You're efficient in another way - musically. You're a trio that sounds like a 10-piece band. You use all your talents very efficiently. Neil writes the words, you and Alex write the music, and the way you put it together sounds like a gigantic rock orchestra -and there are only three of you. You're not adding people - there's never been a fourth member of Rush. You've sparsely used even background vocalists.
Yeah, we have been pretty self-sufficient over the years. Whether that's good or bad I guess only time will tell...
We are very much a closed circle - it's just the three of us. Sometimes I think that's unhealthy. When we can have somebody new in the control room - whether it be a producer, engineer, keyboard player, string arranger, vocalist - all these things help teach us something. And that is something I think that we probably did not do enough of in our earlier years. As a result, I think that's why every couple of records we seem to be changing producers. Just for the sake of moving on and learning more. There's else somebody out there that can bring some fresh influence to the band.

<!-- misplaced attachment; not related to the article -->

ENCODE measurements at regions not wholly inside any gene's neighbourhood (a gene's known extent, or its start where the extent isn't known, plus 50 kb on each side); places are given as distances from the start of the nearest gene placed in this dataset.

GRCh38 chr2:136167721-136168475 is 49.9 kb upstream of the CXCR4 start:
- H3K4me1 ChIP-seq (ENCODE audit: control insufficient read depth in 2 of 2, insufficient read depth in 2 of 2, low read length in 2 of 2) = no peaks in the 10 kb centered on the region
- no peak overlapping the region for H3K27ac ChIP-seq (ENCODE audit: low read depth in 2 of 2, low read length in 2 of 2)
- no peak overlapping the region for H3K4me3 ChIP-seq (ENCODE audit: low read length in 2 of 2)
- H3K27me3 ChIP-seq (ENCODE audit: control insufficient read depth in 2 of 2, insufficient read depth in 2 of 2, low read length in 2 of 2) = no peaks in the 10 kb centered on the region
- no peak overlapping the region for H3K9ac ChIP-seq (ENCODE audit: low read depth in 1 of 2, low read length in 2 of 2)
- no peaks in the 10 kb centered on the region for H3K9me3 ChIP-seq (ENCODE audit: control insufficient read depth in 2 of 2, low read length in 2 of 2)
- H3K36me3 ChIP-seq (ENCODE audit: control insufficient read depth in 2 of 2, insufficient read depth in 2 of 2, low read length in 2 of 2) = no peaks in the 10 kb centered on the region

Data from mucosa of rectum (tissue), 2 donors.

You're talking about influences now and people influencing you. How much do you listen to and get influenced by what's happening outside of Rush musically? You've seen popular music change radically since you began. How much do you let that affect what you're putting out right now?